Tongan seasonal workers doing essential jobs qualify for help under NZ emergency package

‘Oku faingamālie pe kau Tonga ngāue he polokalama toli fakafa’ahi ta’u ‘a Nu’u Sila pea ‘oku nau ngāue pe lolotonga ‘a hono loka ‘o e fonua’ tu’unga he vailasi kolona’. ‘Oku kau ‘enau ngāue’ fiema’u vivili ‘a e fonua pe Essential Services. Kapau ikai ke nau ngaue ‘oku nau kualafai ke ma’u ‘a e NZ$585 he uike kapau ‘ikai nau lava ngāue. 'Oku hu mai e pekesi (package) ko 'eni 'a e pule'anga ma'a e kau toli' 'i 'olunga ia 'i hono kamata hiki he uike' ni 'a e vāhenga ma'olalo taha 'o e taha ngāue ki he $18.50 ki he houa. Ka puke ha taha he vailasi kolona ‘e lava foaki ‘a ‘ene sick leave aho e 14. Fakahā ‘e Sefita Hao’uli ki he Kaniva’ ‘oku faingamālie pe ‘a e tamaiki pea ‘oku fai pe fetu’utaki mo kinautolu neongo ‘oku ‘i ai pe ngaahi me’a ke tokanga’i fekau’aki mo e fiema’u ke nau tauhi pau ki he nofo ma’u ki honau nofo’anga hili ‘a e ngāue’.

Sefita Hao'uli and a Tonga employee in New Zealand. Photo/Kalino Lātū (Kaniva Tonga News)

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Tongan workers in New Zealand on Recognised Seasonal Employer scheme contracts are covered for medical costs and sick leave under New Zealand’s Essential Services package.

Under their own compulsory insurance, the workers costs for doctors’ visits and medicine are covered but the government will pay for sick leave and self-isolation if caused by the coronavirus.

Just over 1700 Tongan seasonal workers are employed in horticulture throughout New Zealand and are required to work during the nationwide shutdown.

Sefita Hao’uli, the Tongan RSE Liaison Officer in New Zealand told Kaniva news that the workers will be in just over 50 jobsites in both the North and the South Islands.

Hao’uli said RSE employees who were regarded as doing essential work automatically qualified for the NZ$585 employment benefit if they are unable to work through illness or if work is unavailable.  

“But there is no shortage of work for us at present.  Almost everyone is fully employed and there’s a lot of overtime in some of our busier pack-houses”, he said.

He said that the RSE workers are aware of the need to contribute to essential services and to protect food supply for the country while other workers are asked to stay at home.

“We have explained and our workers know that it is in everyone’s benefit to help control the spread of the virus by staying at home but we must also ensure that there’s food available at the supermarket for everyone”, he said

The government’s package comes on top of the increase in the minimum wage of $18.90 an hour before tax which came into effect this week.  

The measure will give workers on the minimum wage around $50 more per week before tax.

If an RSE worker became sick during the Covid-19 alerts he was entitled to 14 days sick leave, something, according to New Zealand laws, which could only be offered if an employee had been working in New Zealand for a year.

RSE workers normally worked less than a year, so they were not previously entitled to it. 

Hao’uli said he had been contacting employers since the lockdown to make sure the employees were safe and had access to all the benefits to which they were entitled.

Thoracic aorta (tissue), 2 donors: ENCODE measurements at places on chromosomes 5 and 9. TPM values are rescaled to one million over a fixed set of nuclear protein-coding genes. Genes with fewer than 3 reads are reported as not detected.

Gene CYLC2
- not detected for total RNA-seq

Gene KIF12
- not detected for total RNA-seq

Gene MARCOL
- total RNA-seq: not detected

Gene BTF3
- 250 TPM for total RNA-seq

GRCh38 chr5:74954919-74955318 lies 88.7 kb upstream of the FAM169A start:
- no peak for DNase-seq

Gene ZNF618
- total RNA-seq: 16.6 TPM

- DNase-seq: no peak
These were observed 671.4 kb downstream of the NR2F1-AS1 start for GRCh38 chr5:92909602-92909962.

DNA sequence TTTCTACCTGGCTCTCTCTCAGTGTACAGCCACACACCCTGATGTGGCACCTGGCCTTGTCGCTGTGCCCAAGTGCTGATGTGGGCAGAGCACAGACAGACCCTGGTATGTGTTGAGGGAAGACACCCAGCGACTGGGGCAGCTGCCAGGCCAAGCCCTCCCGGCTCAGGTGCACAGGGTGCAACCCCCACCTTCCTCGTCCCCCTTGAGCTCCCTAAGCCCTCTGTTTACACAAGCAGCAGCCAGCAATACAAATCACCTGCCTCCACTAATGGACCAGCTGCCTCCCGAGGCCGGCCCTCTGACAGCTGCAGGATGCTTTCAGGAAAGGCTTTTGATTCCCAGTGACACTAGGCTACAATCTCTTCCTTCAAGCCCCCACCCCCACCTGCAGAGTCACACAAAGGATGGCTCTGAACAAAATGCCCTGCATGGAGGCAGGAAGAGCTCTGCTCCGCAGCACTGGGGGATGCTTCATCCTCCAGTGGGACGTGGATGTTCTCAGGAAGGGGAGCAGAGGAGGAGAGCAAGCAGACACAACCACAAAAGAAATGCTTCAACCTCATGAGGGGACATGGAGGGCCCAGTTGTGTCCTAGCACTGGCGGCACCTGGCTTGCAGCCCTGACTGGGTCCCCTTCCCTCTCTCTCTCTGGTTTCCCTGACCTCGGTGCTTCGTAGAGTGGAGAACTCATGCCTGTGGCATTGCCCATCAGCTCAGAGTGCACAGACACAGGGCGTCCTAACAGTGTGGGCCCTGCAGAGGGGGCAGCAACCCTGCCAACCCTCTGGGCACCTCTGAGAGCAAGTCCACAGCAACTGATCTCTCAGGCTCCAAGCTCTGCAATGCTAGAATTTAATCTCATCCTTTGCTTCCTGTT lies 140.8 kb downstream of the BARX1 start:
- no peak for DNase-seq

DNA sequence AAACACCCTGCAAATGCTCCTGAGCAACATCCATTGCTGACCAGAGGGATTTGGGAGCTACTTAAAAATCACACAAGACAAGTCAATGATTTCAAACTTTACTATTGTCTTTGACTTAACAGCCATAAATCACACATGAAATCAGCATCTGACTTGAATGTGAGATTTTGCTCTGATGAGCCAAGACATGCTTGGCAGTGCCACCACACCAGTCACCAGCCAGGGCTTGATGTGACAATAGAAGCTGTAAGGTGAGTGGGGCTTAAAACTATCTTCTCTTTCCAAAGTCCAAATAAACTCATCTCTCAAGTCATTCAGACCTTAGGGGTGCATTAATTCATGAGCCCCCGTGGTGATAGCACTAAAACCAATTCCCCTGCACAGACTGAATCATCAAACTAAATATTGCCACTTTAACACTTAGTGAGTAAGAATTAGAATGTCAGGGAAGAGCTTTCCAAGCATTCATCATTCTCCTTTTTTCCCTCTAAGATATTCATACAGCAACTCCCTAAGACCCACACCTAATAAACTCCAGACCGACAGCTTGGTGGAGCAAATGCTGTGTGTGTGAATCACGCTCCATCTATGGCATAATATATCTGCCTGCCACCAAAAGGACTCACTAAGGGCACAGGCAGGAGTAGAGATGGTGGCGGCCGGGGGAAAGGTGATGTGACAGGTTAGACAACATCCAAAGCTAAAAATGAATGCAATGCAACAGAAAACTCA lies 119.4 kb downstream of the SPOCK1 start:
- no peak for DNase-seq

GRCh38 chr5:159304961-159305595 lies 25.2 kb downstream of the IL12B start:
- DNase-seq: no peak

Some employers who had many employees living on their farms had rented more accommodation to make sure there was space and good ventilation for the employees, he said. 

Prime Minister Pohiva Tu’i’onetoa told Kaniva news late today he had been told by the Minister of Internal Affairs that arrangements had been made with the New Zealand High Commissioner in Tonga regarding Tongan RSE workers in New Zealand.

Immigration Ministry

The New Zealand Government’s epidemic management notice relating to immigration comes into effect tomorrow (April 2) 2020.

Immigration New Zealand said it was  contacting all RSE employers whose workers hold visas that expired on or before 1 April. RSE employers were being asked to submit the names of these workers to indicate they require a renewed visa.

During the Level 4 Alert period RSE workers were only permitted to do essential work, Immigration New Zealand said.

If an RSE worker currently in New Zealand was required to isolate themselves for 14 days during their time here, their employer must make appropriate accommodation and pastoral care facilities available for them.

Costs incurred during any self-isolation period, including accommodation and living costs, were the responsibility of the worker themselves, as during the normal course of employment.

While RSE workers were eligible for the sick-leave scheme, employers were  required to apply for the subsidy on behalf of workers.

Workers who received government funding if they fell sick or had to isolate themselves would still need to pay for their food and accommodation during this time.

Under existing medical insurance, RSE workers were entitled to receive medical treatment for any presenting conditions, including COVID-19.


The Ministry of Pacific Peoples has published translations of key information about the Covid-19 crisis by Tongan community leaders.

These include videos and key documents. The link to the translations can be found below.

The main points

  • Tongan workers in New Zealand on Recognised Seasonal Employment contracts are covered  by New Zealand’s Essential Services package.
  • Sefita Hao’uli, the Tongan RSE Liaison Officer in New Zealand told Kaniva news this meant workers were still working in the farms while the country was in lock down.
  • Hao’uli said RSE employees who were regarded as doing essential work they automatically qualified for the  $585 employment benefit for those unable to work.